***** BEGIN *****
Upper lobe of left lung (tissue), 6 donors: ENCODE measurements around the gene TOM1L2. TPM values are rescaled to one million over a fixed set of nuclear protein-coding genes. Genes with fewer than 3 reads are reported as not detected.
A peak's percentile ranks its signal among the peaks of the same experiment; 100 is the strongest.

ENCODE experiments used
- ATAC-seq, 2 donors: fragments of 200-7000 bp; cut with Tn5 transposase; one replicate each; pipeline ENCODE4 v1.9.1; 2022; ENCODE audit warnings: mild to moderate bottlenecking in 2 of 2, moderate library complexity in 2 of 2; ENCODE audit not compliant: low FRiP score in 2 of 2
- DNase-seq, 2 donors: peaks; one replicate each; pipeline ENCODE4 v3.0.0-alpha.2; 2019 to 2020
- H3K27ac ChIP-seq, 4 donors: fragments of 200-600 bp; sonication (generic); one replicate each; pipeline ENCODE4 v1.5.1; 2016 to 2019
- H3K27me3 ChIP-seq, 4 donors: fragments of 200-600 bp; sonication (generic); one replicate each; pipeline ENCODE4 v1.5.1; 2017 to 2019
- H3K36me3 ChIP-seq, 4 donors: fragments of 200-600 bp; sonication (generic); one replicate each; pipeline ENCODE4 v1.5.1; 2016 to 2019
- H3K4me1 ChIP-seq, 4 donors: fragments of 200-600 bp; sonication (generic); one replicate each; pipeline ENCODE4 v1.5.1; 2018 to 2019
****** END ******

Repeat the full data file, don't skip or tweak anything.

Upper lobe of left lung (tissue), 6 donors: ENCODE measurements around the gene TOM1L2. TPM values are rescaled to one million over a fixed set of nuclear protein-coding genes. Genes with fewer than 3 reads are reported as not detected.
A peak's percentile ranks its signal among the peaks of the same experiment; 100 is the strongest.

ENCODE experiments used
- ATAC-seq, 2 donors: fragments of 200-7000 bp; cut with Tn5 transposase; one replicate each; pipeline ENCODE4 v1.9.1; 2022; ENCODE audit warnings: mild to moderate bottlenecking in 2 of 2, moderate library complexity in 2 of 2; ENCODE audit not compliant: low FRiP score in 2 of 2
- DNase-seq, 2 donors: peaks; one replicate each; pipeline ENCODE4 v3.0.0-alpha.2; 2019 to 2020
- H3K27ac ChIP-seq, 4 donors: fragments of 200-600 bp; sonication (generic); one replicate each; pipeline ENCODE4 v1.5.1; 2016 to 2019
- H3K27me3 ChIP-seq, 4 donors: fragments of 200-600 bp; sonication (generic); one replicate each; pipeline ENCODE4 v1.5.1; 2017 to 2019
- H3K36me3 ChIP-seq, 4 donors: fragments of 200-600 bp; sonication (generic); one replicate each; pipeline ENCODE4 v1.5.1; 2016 to 2019
- H3K4me1 ChIP-seq, 4 donors: fragments of 200-600 bp; sonication (generic); one replicate each; pipeline ENCODE4 v1.5.1; 2018 to 2019